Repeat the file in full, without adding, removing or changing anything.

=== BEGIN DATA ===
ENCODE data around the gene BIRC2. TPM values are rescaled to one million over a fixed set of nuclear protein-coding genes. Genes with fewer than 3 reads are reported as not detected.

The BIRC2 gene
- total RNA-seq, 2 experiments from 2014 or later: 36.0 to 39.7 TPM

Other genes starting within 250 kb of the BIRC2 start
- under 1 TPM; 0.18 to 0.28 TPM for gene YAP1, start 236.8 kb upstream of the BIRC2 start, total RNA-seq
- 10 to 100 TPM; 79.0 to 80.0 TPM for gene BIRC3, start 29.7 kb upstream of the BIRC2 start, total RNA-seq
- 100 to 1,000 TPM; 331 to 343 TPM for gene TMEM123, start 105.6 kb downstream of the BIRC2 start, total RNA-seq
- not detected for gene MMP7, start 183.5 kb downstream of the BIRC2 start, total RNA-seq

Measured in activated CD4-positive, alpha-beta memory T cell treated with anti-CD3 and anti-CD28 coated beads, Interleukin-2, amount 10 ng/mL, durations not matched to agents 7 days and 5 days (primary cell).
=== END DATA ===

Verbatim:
ENCODE data around the gene BIRC2. TPM values are rescaled to one million over a fixed set of nuclear protein-coding genes. Genes with fewer than 3 reads are reported as not detected.

The BIRC2 gene
- total RNA-seq, 2 experiments from 2014 or later: 36.0 to 39.7 TPM

Other genes starting within 250 kb of the BIRC2 start
- under 1 TPM; 0.18 to 0.28 TPM for gene YAP1, start 236.8 kb upstream of the BIRC2 start, total RNA-seq
- 10 to 100 TPM; 79.0 to 80.0 TPM for gene BIRC3, start 29.7 kb upstream of the BIRC2 start, total RNA-seq
- 100 to 1,000 TPM; 331 to 343 TPM for gene TMEM123, start 105.6 kb downstream of the BIRC2 start, total RNA-seq
- not detected for gene MMP7, start 183.5 kb downstream of the BIRC2 start, total RNA-seq

Measured in activated CD4-positive, alpha-beta memory T cell treated with anti-CD3 and anti-CD28 coated beads, Interleukin-2, amount 10 ng/mL, durations not matched to agents 7 days and 5 days (primary cell).